According to the new IMF (International Monetary Fund) outlook, global growth is forecast at 3.0 per cent for 2019. That's the lowest since the global crisis of 2008-9. It is largely due to the US tariff wars, which have contributed to the projected slowdown in the US and China.
The IMF projects growth to pick up to 3.4 per cent in 2020. That, however, is predicated on improvements in a number of emerging economies in Latin America, the Middle East and developing Europe, which, in turn, would require a trade recovery. Thanks to the global slowdown, world growth prospects now hover at levels where they were last in the darkest moments of 2008/9.
Worse, the state of globalisation reflect even darker scenarios. At the peak of globalisation, the Baltic Dry Index (BDI) was often used as a barometer for international commodity trade. The index soared to a record high in May 2008 reaching 11,793 points. But as the financial crisis spread in the advanced West, it plunged by 94 per cent to 663 points.
Last February, the BDI hit even worse - 595 points. In September, optimistic trade speculation drove the index up to 2,500. Now it's back to around 1,900, some 85 per cent below its peak and where it first was around 2003. Unfortunately, broader measures of global economic engagement offer equally dire visions.
PLUNGING WORLD INVESTMENT: Global economic integration is usually measured by world trade, investment, and migration. Before the global crisis in 2008, world investment soared to almost $2.0 trillion. Before the Trump presidency, the UN predicted that global FDI (foreign direct investment) flows were projected to resume growth in 2017 and to surpass $1.8 trillion in 2018.
At the time, I predicted the improvement was unlikely and world investment would either continue to stagnate or worse. In hindsight, the latter proved true. In 2018, global FDI flows slid by 13 per cent, to $1.3 trillion, the third consecutive annual decline.
The contraction was heralded by US multinationals repatriating earnings from abroad by exploiting the Trump tax reforms. As a result, FDI flows in advanced economies fell to levels last seen in 2004. Geopolitics and trade tensions virtually ensure that risk and uncertainty will weigh on FDI flows in the ongoing year and beyond.
In 2018, the US remained the largest recipient of FDI, followed by China, Hong Kong and Singapore. However, as US tariff wars and domestic divisions are expanding, investors are scrutinising even US investments. China is suffering from US neo-containment policies. Singapore barely avoided a technical recession.
In addition to suffering from downgraded global and trade outlooks, structural maturing and aging, democracy destabilisation in Hong Kong could severely undermine its economic prospects in the foreseeable future.
UNDERMINED WORLD TRADE RECOVERY: In 2017, world merchandise trade recorded its strongest growth in six years. According to the World Trade Organisation (WTO), the ratio of trade growth to GDP (gross domestic product) growth returned to its historic average of 1.5, far above the 1.0 ratio recorded in the years following the 2008 financial crisis.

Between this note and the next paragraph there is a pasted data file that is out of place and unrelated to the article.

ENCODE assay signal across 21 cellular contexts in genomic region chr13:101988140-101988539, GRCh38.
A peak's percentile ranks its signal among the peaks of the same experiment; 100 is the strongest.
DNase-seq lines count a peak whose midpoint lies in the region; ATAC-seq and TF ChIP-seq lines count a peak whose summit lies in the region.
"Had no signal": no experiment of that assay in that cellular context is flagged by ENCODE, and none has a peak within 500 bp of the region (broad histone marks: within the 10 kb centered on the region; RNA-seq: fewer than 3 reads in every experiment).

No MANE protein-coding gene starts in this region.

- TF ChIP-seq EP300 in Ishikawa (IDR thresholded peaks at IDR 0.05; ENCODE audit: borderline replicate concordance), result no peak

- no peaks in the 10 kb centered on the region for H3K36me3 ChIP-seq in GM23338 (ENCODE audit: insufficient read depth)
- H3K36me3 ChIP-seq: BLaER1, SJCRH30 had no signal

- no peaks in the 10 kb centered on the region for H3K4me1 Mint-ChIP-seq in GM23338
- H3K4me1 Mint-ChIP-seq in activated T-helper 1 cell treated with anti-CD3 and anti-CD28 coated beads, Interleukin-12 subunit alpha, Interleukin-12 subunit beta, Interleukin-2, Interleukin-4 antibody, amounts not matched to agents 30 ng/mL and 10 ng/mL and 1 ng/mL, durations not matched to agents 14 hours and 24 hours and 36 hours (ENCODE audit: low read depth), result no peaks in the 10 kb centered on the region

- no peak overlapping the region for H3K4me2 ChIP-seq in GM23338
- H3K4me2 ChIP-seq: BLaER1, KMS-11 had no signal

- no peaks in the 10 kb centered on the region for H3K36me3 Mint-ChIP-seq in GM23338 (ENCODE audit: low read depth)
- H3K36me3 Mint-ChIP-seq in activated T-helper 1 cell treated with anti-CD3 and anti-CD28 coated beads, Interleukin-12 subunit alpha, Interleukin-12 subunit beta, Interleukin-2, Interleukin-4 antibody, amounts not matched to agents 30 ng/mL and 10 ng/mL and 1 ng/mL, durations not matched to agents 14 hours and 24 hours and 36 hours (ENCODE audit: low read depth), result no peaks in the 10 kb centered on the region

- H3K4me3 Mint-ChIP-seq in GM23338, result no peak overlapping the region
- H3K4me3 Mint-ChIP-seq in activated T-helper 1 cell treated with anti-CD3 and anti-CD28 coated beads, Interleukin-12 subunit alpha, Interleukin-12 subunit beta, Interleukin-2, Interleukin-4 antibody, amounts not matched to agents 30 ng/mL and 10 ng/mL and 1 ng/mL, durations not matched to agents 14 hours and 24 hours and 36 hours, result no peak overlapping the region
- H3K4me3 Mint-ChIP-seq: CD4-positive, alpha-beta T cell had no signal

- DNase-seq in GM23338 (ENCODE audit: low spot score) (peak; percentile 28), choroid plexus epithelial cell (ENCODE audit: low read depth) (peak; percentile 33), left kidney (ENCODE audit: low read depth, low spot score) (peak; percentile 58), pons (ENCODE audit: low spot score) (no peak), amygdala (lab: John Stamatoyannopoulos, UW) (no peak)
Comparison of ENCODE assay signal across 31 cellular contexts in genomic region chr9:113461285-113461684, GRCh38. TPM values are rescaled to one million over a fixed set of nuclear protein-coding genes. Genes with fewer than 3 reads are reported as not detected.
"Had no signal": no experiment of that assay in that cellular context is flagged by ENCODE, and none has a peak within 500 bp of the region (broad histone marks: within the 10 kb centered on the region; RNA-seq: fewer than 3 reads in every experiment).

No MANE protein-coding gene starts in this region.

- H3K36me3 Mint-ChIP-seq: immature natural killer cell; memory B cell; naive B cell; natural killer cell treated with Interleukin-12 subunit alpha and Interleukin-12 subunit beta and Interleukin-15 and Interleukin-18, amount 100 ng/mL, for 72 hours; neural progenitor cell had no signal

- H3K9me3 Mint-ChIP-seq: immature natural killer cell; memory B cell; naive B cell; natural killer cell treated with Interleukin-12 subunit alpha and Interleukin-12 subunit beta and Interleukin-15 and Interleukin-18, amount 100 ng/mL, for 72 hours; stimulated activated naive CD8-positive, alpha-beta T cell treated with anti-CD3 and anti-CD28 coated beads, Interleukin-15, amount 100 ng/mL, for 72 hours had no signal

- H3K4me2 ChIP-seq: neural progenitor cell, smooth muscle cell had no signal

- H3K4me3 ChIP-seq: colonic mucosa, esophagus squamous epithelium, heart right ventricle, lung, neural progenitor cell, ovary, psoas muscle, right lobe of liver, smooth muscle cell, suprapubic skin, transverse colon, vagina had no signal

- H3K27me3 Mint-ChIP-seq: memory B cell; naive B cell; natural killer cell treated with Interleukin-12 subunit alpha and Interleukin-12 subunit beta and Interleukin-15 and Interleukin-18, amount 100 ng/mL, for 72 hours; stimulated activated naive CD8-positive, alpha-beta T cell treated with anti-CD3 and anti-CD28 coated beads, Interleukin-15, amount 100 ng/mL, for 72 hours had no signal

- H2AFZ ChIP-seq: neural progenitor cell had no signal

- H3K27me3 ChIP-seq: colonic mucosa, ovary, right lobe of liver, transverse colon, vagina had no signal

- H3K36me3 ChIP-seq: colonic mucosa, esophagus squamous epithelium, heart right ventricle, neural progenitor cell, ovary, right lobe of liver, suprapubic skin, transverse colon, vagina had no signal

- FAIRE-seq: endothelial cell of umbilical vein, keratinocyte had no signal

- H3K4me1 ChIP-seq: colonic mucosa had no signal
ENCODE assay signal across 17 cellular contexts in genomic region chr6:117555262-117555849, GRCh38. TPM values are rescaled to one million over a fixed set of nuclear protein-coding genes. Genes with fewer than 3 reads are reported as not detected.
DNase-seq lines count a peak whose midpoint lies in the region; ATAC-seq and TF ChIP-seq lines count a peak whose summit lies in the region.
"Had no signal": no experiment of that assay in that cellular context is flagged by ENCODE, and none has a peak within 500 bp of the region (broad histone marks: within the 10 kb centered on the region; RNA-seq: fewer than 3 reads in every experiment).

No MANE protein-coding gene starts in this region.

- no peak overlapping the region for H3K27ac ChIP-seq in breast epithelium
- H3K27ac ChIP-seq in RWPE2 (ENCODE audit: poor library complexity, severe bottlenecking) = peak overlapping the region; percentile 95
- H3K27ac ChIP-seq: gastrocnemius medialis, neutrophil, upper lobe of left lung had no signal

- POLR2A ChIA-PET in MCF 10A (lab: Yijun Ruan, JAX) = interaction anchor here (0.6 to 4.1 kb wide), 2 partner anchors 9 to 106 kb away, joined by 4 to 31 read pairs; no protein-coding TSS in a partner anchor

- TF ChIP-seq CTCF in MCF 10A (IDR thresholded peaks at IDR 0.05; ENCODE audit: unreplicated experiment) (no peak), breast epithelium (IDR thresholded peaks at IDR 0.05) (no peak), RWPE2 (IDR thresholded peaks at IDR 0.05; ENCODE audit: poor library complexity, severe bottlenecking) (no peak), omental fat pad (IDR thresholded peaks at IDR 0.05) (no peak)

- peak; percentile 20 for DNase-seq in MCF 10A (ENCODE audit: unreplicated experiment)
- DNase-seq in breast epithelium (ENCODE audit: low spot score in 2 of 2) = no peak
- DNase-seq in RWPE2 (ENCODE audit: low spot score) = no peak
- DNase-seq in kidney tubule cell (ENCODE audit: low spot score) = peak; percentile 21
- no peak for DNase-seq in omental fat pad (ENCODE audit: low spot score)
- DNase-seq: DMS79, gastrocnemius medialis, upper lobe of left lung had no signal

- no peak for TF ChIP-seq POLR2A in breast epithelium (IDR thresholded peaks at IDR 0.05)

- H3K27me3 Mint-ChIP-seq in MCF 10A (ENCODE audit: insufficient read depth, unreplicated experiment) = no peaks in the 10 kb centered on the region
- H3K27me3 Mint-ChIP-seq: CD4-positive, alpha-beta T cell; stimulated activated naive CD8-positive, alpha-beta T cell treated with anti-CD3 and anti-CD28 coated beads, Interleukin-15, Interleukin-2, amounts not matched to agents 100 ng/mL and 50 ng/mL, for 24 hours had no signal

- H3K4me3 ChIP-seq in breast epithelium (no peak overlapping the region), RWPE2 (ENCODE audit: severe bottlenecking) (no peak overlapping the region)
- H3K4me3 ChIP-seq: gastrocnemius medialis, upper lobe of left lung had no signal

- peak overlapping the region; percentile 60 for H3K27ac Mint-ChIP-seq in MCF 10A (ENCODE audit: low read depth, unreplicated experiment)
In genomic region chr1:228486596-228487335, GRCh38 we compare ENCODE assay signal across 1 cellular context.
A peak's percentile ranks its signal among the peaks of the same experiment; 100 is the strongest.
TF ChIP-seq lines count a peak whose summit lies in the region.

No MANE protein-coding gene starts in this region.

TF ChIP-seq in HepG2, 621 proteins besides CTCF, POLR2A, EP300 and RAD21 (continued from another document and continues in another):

At the time, I suggested that WTO was overly optimistic. As the US tariff wars would materialise in 2018, trade outlooks would be downgraded. And that's pretty much what happened.
Last spring, WTO expected world trade to continue to face strong headwinds in 2019 and 2020, thanks to elevated trade tensions and increased economic uncertainty. Now it is setting its hope for 2020, when it expects trade growth to rebound to 3.0 per cent.
Unfortunately, the WTO is neglecting the prospects of continued and deteriorating trade conflicts and the simple reality that by 2020 Pentagon hopes to complete the worldwide transfer of 60 per cent of its warship capacity to Asia Pacific.
In the absence of countervailing forces, the twin trends will ensure elevated geopolitical tensions and undermined economic prospects.
FROM MIGRATION RESTRICTIONS TO REFUGEE CRISES: While international media tends to linger in refugee crises in Southern Europe and US Mexican border, the global displacement burden falls disproportionately on emerging and developing economies.
According to the UN Refugee Agency (UNHCR), almost 71 million people were displaced as of the close of 2018, while some 13.6 million people became newly displaced during the year due to wars or persecution.
Overwhelmingly it is developing countries that are most affected, thanks to destabilisation, violent conflicts and regime-change policies. At the end of 2019, Syrians still made up the largest forcibly displaced population (13 million), followed by Colombians (8.0m), Congolese (5.4m) and Afghanistan (5.1m).
The number of the globally displaced is the highest in the UNHCR's 70-year history and the greatest since 1945, despite peaceful conditions - for now.
TOO CLOSE TO THE ABYSS: We live amid a world-historical moment. In 2008-9, the global crisis was contained by massive fiscal stimulus packages, ultra-low rates and, when that proved inadequate, rounds of quantitative easing (QE).
Now, a decade after the crisis, central banks' rates remain ultra-low and most continue asset purchases, whereas soaring debt levels limit new fiscal injections. In the next global crisis, there will be no or only leaking lifeboats.
After 1945, reason prevailed as the international community opted for accelerated world trade, investment, even migration. Following three decades of misguided policies, tens of millions of war dead, the Holocaust, Hiroshima and Nagasaki, it was recognised that other alternatives were prohibitive.
Perhaps we have forgotten the lessons.
Dr. Dan Steinbock is the founder of Difference Group. He has served at the India, China and America Institute (US), the Shanghai Institutes for International Studies (China) and the EU Center (Singapore).
A version of the commentary was released by South China Morning Post (Hong Kong) on October 22, 2019